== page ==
Thoughtful advocates have argued to the Committee that the status quo is acceptable and that action to disassociate the University further from the ROTC programs would have the consequence of foreclosing a valuable opportunity for financial support and career development for interested students. The predicted harm of taking action which may lead to the end of ROTC for Harvard students was described as the lessening of diversity, both in the military and at Harvard; isolation of the University from the national debate; and withdrawal of needed financial aid dollars. These are important considerations. They must be weighed, however, against the costs to Harvard and members of its community of continued direct University financial support of a discriminatory organization in contravention of our express policy prohibiting such conduct.
Certain aspects of the present arrangement seem to us to be acceptable and not to raise problems with respect to the non-discrimination policy. The University receives and processes the scholarships our students receive from ROTC. This is an involvement with ROTC but not different from our involvement with other outside organizations. Harvard is not and should not be responsible for the policies and practices of the wide variety of external organizations in which its students may choose to participate, or from which they may receive educational funding. Some of our students belong to organizations, such as religious or single-sex social clubs, that have membership requirements which would be impermissible under the University's non-discrimination policy. If they are not conducted as Harvard activities and do not receive direct University support, they do not come under University scrutiny. The actions or attitudes of external grantors are not within Harvard's appropriate sphere of control and Harvard may and does properly receive and process such funds for the benefit of particular students. We see no reason why ROTC scholarships should be treated differently in this regard. Further, intrusion by the University into the private choices of students, acting as individuals, to form such associations, receive such support, or participate in such external activities would, we believe, be unacceptably paternalistic.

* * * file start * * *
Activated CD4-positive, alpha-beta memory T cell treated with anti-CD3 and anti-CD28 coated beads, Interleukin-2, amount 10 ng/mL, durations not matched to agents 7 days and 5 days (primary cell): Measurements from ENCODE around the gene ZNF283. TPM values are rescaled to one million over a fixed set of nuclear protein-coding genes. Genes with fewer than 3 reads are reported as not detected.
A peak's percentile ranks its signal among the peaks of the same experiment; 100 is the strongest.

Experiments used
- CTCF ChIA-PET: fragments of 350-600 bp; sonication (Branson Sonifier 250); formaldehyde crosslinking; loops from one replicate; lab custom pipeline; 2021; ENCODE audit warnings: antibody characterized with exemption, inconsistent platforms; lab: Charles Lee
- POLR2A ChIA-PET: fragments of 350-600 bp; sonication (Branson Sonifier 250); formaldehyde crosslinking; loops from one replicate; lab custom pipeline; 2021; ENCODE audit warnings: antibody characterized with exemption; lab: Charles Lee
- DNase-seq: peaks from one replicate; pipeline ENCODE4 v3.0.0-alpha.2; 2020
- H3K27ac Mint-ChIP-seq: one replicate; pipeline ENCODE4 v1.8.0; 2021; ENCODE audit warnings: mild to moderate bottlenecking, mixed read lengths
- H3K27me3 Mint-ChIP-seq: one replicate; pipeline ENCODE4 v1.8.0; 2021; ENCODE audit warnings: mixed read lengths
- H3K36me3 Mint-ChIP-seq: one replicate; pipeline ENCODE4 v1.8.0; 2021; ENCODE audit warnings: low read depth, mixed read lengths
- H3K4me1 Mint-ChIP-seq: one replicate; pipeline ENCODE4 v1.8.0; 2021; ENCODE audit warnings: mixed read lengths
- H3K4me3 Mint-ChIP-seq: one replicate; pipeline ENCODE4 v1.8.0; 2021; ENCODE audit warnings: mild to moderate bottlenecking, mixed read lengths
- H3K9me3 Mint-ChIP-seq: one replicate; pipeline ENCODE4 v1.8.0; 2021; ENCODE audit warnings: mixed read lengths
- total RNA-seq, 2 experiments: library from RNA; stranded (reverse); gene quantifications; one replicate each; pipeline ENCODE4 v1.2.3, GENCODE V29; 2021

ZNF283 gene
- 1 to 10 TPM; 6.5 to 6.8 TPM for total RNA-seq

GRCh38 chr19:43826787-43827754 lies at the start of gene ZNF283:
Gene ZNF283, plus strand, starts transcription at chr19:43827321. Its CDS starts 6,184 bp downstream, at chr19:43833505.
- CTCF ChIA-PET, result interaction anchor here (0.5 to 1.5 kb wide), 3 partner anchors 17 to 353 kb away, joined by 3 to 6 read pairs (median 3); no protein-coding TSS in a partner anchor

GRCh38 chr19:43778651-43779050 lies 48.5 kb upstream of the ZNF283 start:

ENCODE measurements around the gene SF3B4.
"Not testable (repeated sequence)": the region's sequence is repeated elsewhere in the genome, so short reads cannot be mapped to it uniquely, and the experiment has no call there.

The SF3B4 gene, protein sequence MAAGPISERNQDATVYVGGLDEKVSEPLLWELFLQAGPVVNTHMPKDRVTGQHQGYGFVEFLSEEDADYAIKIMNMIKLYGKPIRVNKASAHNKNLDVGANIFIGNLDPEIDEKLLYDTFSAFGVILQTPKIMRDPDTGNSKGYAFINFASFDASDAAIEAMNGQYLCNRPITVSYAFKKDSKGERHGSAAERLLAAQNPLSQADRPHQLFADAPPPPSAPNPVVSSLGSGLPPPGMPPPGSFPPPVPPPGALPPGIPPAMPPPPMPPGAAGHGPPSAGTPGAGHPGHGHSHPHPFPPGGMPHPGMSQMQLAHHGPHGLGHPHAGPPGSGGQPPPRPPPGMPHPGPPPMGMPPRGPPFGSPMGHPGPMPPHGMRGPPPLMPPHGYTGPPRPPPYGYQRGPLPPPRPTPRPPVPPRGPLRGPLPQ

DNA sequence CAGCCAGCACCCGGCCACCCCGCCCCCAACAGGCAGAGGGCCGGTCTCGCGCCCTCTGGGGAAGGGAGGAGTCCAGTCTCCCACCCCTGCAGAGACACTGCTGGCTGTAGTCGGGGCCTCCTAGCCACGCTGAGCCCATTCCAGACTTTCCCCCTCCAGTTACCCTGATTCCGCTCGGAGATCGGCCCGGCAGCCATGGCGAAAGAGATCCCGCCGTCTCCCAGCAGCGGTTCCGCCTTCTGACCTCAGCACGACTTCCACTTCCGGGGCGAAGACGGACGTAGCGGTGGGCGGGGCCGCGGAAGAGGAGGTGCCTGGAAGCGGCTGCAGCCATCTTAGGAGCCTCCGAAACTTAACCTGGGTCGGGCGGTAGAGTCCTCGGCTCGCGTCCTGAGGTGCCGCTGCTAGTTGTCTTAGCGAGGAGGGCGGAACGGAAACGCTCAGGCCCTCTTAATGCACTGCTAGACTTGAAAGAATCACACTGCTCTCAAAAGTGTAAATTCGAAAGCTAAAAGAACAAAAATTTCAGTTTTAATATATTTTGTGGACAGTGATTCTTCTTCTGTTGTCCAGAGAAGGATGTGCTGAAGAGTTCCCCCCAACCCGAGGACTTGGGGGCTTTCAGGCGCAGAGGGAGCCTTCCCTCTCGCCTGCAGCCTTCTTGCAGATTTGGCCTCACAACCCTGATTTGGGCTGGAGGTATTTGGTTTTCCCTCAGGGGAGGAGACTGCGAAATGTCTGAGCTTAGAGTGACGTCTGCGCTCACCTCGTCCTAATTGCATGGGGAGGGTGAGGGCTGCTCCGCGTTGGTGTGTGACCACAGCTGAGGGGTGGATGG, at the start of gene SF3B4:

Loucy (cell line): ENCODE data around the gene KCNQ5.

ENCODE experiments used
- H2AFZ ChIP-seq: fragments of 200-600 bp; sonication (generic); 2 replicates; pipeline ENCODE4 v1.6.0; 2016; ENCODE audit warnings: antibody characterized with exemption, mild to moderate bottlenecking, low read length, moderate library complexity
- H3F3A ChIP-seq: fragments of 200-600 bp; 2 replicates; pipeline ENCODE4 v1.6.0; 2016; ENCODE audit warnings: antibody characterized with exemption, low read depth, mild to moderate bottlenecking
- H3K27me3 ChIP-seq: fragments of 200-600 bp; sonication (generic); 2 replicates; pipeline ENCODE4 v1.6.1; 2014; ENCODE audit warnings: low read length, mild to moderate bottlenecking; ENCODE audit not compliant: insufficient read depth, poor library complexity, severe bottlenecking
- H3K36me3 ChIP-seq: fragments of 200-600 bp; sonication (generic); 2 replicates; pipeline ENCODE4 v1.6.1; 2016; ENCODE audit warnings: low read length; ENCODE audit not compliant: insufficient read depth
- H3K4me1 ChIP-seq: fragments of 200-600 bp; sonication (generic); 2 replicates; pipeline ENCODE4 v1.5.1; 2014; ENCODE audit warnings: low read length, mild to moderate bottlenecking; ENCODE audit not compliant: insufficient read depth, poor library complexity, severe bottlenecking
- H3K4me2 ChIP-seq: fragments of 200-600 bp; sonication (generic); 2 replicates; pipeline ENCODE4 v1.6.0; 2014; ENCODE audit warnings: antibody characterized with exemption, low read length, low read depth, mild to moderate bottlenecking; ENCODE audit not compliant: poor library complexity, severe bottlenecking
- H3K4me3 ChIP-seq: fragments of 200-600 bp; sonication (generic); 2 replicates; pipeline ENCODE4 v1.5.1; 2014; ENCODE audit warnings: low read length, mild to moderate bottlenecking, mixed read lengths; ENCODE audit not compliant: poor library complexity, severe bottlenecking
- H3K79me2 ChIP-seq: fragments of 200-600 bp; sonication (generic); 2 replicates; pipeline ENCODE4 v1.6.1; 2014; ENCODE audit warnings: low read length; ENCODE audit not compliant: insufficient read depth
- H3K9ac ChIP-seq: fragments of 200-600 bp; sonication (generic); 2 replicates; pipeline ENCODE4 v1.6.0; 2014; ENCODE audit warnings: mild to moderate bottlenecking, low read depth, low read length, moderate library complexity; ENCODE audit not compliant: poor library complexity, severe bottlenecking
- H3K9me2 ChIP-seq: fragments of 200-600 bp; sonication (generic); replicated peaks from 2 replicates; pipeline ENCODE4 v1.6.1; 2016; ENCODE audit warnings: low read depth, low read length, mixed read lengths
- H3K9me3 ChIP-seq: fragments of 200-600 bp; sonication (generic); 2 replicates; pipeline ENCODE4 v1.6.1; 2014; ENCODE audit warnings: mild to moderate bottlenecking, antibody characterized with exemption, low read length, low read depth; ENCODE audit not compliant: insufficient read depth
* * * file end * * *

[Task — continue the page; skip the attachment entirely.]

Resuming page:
End Harvard Support for ROTC.
Harvard could cease its direct support of ROTC. This action could be implemented in a variety of ways over different time frames. The most significant element of Harvard's support of the ROTC program is payment of the MIT fee. Harvard could stop paying that fee immediately. It could elect to decline to pay the fee for incoming students while grandfathering those now in the program. It is possible for Harvard to continue to pay the MIT fee for an additional fixed or flexible period of time to see if increased Congressional or private efforts or changed leadership in Washington result in recision of the DoD policy or to see if an alternative to the present fee arrangement can be worked out. In 1990, the MIT faculty voted that if there is inadequate progress toward eliminating the DoD policy on sexual orientation within a five year period, ROTC would be unavailable to students beginning with the class entering in 1998. Harvard could adopt a similar schedule. Harvard could leave the date it stops paying the fee flexible and require reexamination of the question if the military policy had not been changed within a certain time.